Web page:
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  1. "Healthy fats- avocados, drizzle olive oil on your food, salmon and tuna, lean meats. Snack on nuts and dried fruits like dates, apricots, raisins and nut butters." Thank you - this is a great start! "Why is she giving up dairy? For celiac disease, dairy might need to be limited at first, because large amounts are difficult for damaged intestines to digest, but giving it up entirely is seldom necessary." She probably has been off of gluten for a year or so now and while she told me she felt a little more energetic at first and that eating gluten makes now her very sick for several days, she doesn't think that gluten free has made her feel better. I found that I did not feel 100% better until I gave up dairy, which eliminated what I thought were seasonal allergies, the last of my brain fog, improved digestion, energy, etc. Because milk sensitivity with allergic manifestations runs in the family, I have a feeling they are related, particularly with the similarity in gluten and casein proteins. In addition to getting "glutened," I also find I get "dairy-ed" as well (not limited to digestive). "What did she mean by worst week of her life? Could she have just meant she didn't feel like there was anything she could eat? It's possible she was glutened at the same time she gave up dairy, and the feeling bad was just coincidence." She is very, very careful about preparing her gluten-free food and therefore already feels like there isn't anything for her to eat. She always feels extremely tired, migranes, etc. In this case, when she gave up dairy for two weeks, she felt physically ill (far worse than usual) as a result of not eating dairy, which made me suspect the withdrawl others have mentioned or, while I know less well-received from a scientific standpoint, a yeast problem. I wouldn't doubt either, however, but hoped others might know the answer. "Has she ever seen a functional medicine doctor? They tend to be way more up on things and knowledgable then the mainstream docs. Here is a link to a site that tells you more and helps you find them locally. They look at the whole you and use a combination of traditional medicine and holistic." She hasn't (a natural doctor once, I think, but that was it) and I have to give her some hope before we go down that route. I have to find key answers that will make her feel better, as she has lost all will to see any more doctors and is starting to lose faith in me. She is sick of all the testing, visits, etc. I really need to find something to help her feel better so she has the energy to go to doctors. At that point, however, I'd be more than happy to check out this resource! The second suggestion of the free 30-minute may be something I could convince her to try if I catch her in the right mood. "My guess is that she has beasties in her gut. Bacterial infections, parasites or amoebas who have taken advantage of her weakened state over the years. Until they are addressed she will not be able to heal and her whole system will remain out of wack." I have been taking Syntol AMD and have considered getting it for her as well. I know she does not have the will or life in her to go through yet another round of testing. If that would be a good start, perhaps I can try that with her. "If she is still eating soy, I'd say get her off that also, as well as the dairy. And then have her eat only whole foods, nothing processed for a few months at least. Eat chicken, beef, turkey, fish, avocadoes, nuts, brown rice, veggies, fruits etc." She eats pretty clean, but refuses to give up dairy because of how awful it made her feel. I am hoping that next summer I can convince her to try one more time. I think I would need to be with her. This is all good advice, but in her case, I need to find a way to restore hope first, help her gain some weight, help her start to feel better. "Casein withdrawal is a possibility also. That's just something that would go away after a while though." Is there any way to ease such symptoms if that is the case? "I just gave up dairy (for now) and have lost weight with the gluten-free diet too (9 lb in 2 >months...not good). I finally found a nutritionist who knew Celiac well, that is making a big >difference. She said to focus on lots of protein and good fats, and to avoid soy if I'm still >having GI distress. I'm basically pushing myself to eat meat, nut butter, and/or eggs every >time I eat (she also recommended lots of snacking all day). Within the first day I realized >how much I needed that extra food and especially protein. She pointed out that you need >protein to build back damaged tissue (if there is still any for you or your sister). I think >what's hard for lots of us is that we've gotten used to fasting whenever we're not feeling >great because in the past, gluten in our food would make it worse. But if you're cooking your >own food and know it's safe, eating should only help speed up the health-boosting process. Good luck! I'm there with you too!" Thank you, these are great suggestions!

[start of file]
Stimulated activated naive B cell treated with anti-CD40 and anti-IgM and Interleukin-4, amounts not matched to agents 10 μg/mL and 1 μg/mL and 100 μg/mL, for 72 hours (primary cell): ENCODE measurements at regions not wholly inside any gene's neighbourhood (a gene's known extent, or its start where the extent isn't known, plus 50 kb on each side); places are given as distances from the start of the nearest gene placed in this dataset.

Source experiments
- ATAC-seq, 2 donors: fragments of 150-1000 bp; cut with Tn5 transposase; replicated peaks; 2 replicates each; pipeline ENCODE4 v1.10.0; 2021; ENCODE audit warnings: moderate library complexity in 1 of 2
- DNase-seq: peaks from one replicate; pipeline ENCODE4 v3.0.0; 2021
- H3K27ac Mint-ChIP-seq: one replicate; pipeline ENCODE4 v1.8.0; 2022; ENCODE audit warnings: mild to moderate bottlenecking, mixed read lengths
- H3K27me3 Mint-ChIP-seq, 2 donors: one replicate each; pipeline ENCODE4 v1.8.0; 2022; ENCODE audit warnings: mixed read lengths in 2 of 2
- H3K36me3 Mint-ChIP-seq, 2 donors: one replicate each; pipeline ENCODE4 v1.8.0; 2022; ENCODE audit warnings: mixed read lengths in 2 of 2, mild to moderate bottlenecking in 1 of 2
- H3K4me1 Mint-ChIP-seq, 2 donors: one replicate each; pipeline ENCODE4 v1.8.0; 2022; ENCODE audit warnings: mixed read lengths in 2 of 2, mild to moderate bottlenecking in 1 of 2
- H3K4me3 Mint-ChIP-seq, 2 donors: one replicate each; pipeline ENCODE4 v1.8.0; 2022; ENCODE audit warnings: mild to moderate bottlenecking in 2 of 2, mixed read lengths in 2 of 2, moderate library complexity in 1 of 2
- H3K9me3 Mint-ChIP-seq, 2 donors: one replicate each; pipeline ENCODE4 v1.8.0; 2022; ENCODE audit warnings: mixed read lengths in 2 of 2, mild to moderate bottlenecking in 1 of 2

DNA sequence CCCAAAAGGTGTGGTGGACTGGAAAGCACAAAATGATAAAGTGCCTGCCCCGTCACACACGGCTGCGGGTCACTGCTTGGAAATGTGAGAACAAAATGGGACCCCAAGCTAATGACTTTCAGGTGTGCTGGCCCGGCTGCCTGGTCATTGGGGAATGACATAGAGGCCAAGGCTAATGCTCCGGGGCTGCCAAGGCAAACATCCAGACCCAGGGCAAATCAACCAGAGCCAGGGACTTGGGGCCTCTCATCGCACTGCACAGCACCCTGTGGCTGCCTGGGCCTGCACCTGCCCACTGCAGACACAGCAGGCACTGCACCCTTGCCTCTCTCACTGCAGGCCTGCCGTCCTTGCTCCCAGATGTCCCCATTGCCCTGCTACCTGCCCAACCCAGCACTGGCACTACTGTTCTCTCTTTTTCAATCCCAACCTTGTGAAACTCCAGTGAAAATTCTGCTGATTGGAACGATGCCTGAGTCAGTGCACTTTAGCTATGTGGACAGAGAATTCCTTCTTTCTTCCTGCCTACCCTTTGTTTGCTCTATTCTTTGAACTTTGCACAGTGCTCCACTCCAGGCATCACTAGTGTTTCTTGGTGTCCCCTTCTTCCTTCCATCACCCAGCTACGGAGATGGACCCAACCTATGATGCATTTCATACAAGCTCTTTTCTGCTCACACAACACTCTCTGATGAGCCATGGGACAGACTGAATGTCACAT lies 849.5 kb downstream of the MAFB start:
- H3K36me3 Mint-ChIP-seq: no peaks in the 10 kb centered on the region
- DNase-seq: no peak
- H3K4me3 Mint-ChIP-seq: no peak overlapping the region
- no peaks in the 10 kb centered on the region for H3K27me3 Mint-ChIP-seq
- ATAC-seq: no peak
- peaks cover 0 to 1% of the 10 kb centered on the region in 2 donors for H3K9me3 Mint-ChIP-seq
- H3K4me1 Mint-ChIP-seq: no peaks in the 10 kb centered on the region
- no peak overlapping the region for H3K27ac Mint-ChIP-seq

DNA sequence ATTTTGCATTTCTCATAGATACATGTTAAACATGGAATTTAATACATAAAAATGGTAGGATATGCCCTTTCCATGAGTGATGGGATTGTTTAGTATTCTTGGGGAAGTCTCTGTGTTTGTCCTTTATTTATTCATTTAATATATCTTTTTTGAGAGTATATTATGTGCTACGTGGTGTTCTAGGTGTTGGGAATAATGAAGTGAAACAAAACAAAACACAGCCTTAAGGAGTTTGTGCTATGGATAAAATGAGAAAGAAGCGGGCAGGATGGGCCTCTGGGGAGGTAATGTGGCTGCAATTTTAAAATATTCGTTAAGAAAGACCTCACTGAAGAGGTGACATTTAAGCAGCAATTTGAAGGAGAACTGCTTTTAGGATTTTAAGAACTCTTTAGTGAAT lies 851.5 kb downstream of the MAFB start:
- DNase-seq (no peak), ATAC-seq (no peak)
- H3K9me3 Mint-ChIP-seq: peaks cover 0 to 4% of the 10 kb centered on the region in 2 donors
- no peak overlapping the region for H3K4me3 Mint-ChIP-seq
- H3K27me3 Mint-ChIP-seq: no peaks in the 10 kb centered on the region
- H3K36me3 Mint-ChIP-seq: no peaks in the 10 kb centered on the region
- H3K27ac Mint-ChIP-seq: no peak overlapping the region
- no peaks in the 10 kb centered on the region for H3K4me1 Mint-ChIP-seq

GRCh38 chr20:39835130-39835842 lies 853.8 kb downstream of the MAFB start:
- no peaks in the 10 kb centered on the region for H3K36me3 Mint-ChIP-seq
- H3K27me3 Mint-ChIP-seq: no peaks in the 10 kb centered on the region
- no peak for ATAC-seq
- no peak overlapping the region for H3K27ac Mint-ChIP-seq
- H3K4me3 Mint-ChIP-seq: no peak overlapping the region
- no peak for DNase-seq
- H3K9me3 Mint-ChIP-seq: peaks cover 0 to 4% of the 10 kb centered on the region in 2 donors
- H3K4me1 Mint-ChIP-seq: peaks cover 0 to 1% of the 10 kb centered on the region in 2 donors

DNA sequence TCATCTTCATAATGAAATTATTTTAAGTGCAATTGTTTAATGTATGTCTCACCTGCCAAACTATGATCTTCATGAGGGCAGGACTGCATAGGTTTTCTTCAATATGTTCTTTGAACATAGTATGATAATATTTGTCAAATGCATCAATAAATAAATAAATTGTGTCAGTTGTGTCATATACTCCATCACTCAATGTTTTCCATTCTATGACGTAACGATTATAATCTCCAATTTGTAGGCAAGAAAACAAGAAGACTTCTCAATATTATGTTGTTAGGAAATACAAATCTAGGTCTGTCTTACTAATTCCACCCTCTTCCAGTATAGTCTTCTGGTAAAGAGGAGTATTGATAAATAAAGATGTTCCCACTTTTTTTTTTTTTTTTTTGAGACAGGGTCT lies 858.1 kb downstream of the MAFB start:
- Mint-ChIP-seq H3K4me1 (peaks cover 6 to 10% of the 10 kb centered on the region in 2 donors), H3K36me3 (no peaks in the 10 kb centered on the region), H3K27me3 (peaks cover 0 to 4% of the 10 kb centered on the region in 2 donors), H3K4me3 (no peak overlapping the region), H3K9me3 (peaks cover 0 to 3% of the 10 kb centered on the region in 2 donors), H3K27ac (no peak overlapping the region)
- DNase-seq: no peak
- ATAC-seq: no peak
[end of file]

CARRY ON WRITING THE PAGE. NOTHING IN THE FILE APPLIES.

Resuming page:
2. Hello There! When I was younger, my sister got sick. As a result, she didn't get into the schools she should have. For a year, doctors told her she was depressed and anorexic. Only after major damage had been done and after my mom called her pediatrician from years earlier was she diagnosed with Lyme's Disease. I believe that this set off Celiac's, but I can't be sure. Since then, every symptom she has (underweight, fatigue, osteoporosis, arthritis, Raynaud's, migraines, severe Vitamin D deficiency, and so forth) has been labeled Lyme's, depression, or an eating disorder. I believe that she has seen 50 doctors. I thought I would have to go to medical school to figure her our and make money to take care of her. When I started to get sick, however, I felt that my health problems could help me figure her out. I became deficient in a number of things, identified hypothyroidism (and got it treated), realized I was gluten and dairy sensitive, etc. She, however, is discouraged and disgusted with doctors. They still will not treat her hypothyroidism and still dismiss her. She gave up gluten and cannot eat it anymore without getting sick for days. My sister told me that she tried to give up dairy and that it was "the worst two weeks" of her life. And her life, frankly, has sucked. I'm not kidding. My brother and sister have given up gluten, but I feel at a loss because although I believe in it, we are all underweight. My sister recently told my parents that she wished she had never given it up because she does not feel much better, she is losing weight, and it is socially difficult. I need to find a way to gain weight so I can help my family. I think that will be the only way my sister will be willing to try going off of dairy for good. I think that is the only thing that will make her better. If any of you can help me help them, it would mean the world. My questions are: - Does anyone know how to gain weight on gluten/dairy free diet? - Does anyone know why giving up dairy could cause such awful symptoms?